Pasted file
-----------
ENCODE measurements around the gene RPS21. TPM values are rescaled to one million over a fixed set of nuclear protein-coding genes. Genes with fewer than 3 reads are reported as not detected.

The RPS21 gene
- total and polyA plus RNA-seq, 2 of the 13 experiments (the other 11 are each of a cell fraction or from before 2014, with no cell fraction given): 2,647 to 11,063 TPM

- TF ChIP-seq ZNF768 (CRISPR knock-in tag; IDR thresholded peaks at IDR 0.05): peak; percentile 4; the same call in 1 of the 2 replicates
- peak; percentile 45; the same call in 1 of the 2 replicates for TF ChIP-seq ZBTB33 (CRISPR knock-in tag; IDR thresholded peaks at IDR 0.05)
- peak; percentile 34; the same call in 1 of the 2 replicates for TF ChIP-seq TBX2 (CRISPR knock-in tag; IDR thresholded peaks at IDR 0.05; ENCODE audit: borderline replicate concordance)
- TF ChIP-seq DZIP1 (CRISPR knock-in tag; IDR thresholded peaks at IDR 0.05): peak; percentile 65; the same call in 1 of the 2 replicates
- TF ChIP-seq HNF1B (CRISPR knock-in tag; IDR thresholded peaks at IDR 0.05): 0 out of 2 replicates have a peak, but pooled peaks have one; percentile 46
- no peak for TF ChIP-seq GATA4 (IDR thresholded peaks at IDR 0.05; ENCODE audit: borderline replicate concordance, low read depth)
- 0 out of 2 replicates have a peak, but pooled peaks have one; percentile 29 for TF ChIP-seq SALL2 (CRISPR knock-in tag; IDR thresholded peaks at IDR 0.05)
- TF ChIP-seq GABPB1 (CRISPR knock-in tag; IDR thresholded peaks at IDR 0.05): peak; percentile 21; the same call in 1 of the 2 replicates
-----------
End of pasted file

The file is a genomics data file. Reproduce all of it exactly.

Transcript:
ENCODE measurements around the gene RPS21. TPM values are rescaled to one million over a fixed set of nuclear protein-coding genes. Genes with fewer than 3 reads are reported as not detected.

The RPS21 gene
- total and polyA plus RNA-seq, 2 of the 13 experiments (the other 11 are each of a cell fraction or from before 2014, with no cell fraction given): 2,647 to 11,063 TPM

- TF ChIP-seq ZNF768 (CRISPR knock-in tag; IDR thresholded peaks at IDR 0.05): peak; percentile 4; the same call in 1 of the 2 replicates
- peak; percentile 45; the same call in 1 of the 2 replicates for TF ChIP-seq ZBTB33 (CRISPR knock-in tag; IDR thresholded peaks at IDR 0.05)
- peak; percentile 34; the same call in 1 of the 2 replicates for TF ChIP-seq TBX2 (CRISPR knock-in tag; IDR thresholded peaks at IDR 0.05; ENCODE audit: borderline replicate concordance)
- TF ChIP-seq DZIP1 (CRISPR knock-in tag; IDR thresholded peaks at IDR 0.05): peak; percentile 65; the same call in 1 of the 2 replicates
- TF ChIP-seq HNF1B (CRISPR knock-in tag; IDR thresholded peaks at IDR 0.05): 0 out of 2 replicates have a peak, but pooled peaks have one; percentile 46
- no peak for TF ChIP-seq GATA4 (IDR thresholded peaks at IDR 0.05; ENCODE audit: borderline replicate concordance, low read depth)
- 0 out of 2 replicates have a peak, but pooled peaks have one; percentile 29 for TF ChIP-seq SALL2 (CRISPR knock-in tag; IDR thresholded peaks at IDR 0.05)
- TF ChIP-seq GABPB1 (CRISPR knock-in tag; IDR thresholded peaks at IDR 0.05): peak; percentile 21; the same call in 1 of the 2 replicates